Additions planned at Middle School North in Vernon Hills

  • Students share a common space for both lunch and gym class at Hawthorn Middle School North in Vernon Hills. A nearly $10 million project there will include building a full gym.

    Students share a common space for both lunch and gym class at Hawthorn Middle School North in Vernon Hills. A nearly $10 million project there will include building a full gym. Courtesy of Hawthorn School District 73, 2018

 
By Jennifer Shea
Daily Herald correspondent
Posted7/5/2019 5:33 AM

Hawthorn Elementary District 73 is moving ahead with plans for a nearly $10 million renovation of Hawthorn Middle School North in Vernon Hills.

The Vernon Hills-based district's board heard a presentation Tuesday from Legat Architects with details of the planned work, which includes the addition of seven classrooms and a full gymnasium and the renovation of locker rooms.

                                                                                                                                                                                                                       
 

Other proposed additions include an outdoor classroom area, a collaboration space and changes to the music room.

"Due to the growth in enrollment, we have limitations in terms of space," said Abe Singh, the district's business manager. "The addition will accommodate the students we have."

Expected complete by August 2021, the $9.9 million renovation is phase two of a five-phase Educational Facilities Master Plan developed by the district. Phase one is the ongoing construction of a kindergarten center attached to the Vernon Hills Park District's Sullivan Center on Aspen Drive.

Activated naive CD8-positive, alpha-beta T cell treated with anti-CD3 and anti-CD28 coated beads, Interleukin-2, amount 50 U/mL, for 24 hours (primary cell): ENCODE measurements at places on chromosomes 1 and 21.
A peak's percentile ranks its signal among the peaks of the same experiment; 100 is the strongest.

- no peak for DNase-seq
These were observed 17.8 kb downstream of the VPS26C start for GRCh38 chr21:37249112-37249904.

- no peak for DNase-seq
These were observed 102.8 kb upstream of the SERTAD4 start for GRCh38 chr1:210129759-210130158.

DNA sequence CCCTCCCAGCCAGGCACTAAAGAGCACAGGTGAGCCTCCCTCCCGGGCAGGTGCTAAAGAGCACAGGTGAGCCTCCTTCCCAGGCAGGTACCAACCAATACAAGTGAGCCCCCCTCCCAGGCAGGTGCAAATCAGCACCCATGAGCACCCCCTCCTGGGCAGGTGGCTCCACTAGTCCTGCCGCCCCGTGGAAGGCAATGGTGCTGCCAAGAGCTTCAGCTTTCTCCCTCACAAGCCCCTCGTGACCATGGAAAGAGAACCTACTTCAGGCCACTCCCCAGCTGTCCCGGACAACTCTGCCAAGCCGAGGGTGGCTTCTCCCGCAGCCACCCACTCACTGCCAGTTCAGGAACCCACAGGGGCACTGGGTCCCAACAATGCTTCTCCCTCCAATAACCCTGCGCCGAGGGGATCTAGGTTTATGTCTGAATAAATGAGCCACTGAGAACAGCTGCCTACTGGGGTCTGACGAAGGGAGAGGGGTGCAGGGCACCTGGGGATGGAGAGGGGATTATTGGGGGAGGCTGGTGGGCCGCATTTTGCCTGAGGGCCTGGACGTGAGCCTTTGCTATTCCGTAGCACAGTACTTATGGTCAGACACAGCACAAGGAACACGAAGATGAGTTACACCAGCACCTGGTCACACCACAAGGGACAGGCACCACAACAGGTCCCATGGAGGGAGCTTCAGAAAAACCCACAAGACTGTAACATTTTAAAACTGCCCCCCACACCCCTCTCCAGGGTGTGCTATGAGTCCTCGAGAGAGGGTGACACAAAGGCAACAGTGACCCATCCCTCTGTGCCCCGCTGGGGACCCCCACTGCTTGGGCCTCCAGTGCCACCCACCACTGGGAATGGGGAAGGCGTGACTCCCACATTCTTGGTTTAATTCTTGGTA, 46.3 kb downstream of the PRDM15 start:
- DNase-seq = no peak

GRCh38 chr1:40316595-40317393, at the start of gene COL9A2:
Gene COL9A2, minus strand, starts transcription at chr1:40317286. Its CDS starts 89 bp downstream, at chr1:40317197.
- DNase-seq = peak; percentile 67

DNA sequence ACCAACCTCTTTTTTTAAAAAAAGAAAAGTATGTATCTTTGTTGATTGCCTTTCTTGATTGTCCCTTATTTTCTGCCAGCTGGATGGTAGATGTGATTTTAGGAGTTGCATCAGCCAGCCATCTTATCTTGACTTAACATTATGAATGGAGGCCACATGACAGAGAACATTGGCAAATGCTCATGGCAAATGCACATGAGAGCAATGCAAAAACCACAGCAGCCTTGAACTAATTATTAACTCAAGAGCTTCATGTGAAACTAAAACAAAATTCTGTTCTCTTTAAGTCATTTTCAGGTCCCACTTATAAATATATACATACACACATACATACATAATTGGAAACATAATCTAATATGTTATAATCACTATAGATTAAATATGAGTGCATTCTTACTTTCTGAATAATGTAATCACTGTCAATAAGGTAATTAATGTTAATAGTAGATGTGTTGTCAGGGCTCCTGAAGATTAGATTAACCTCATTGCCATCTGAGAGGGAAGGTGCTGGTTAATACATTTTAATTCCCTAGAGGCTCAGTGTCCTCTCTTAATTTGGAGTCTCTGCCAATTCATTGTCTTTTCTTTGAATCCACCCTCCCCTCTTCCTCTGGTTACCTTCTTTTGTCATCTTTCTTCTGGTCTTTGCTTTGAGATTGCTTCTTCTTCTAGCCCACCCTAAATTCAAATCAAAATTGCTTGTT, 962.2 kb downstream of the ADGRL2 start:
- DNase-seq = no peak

It's all funded through a $48.7 million proposal voters approved in November.

"It's been a five-year journey" to reach this point, Middle School North Principal Robert Collins said. "It's necessary because of the volume of students. Currently we use the cafeteria for gym."

School board President Robin Cleek said the school is overdue for renovations.

"This school has not been touched since it was built in the '70s," she said. "I think students will benefit from having the programming provided in an appropriate space."

Two of Cleek's three children attended the school, and she heard about the cramped quarters. But she's confident the renovations will meet the district's projected growth.

"We know this community values fine arts programs," Cleek said. "With the music program getting more space, it allows us to provide the opportunity to do band and orchestra to as many students as want to participate."

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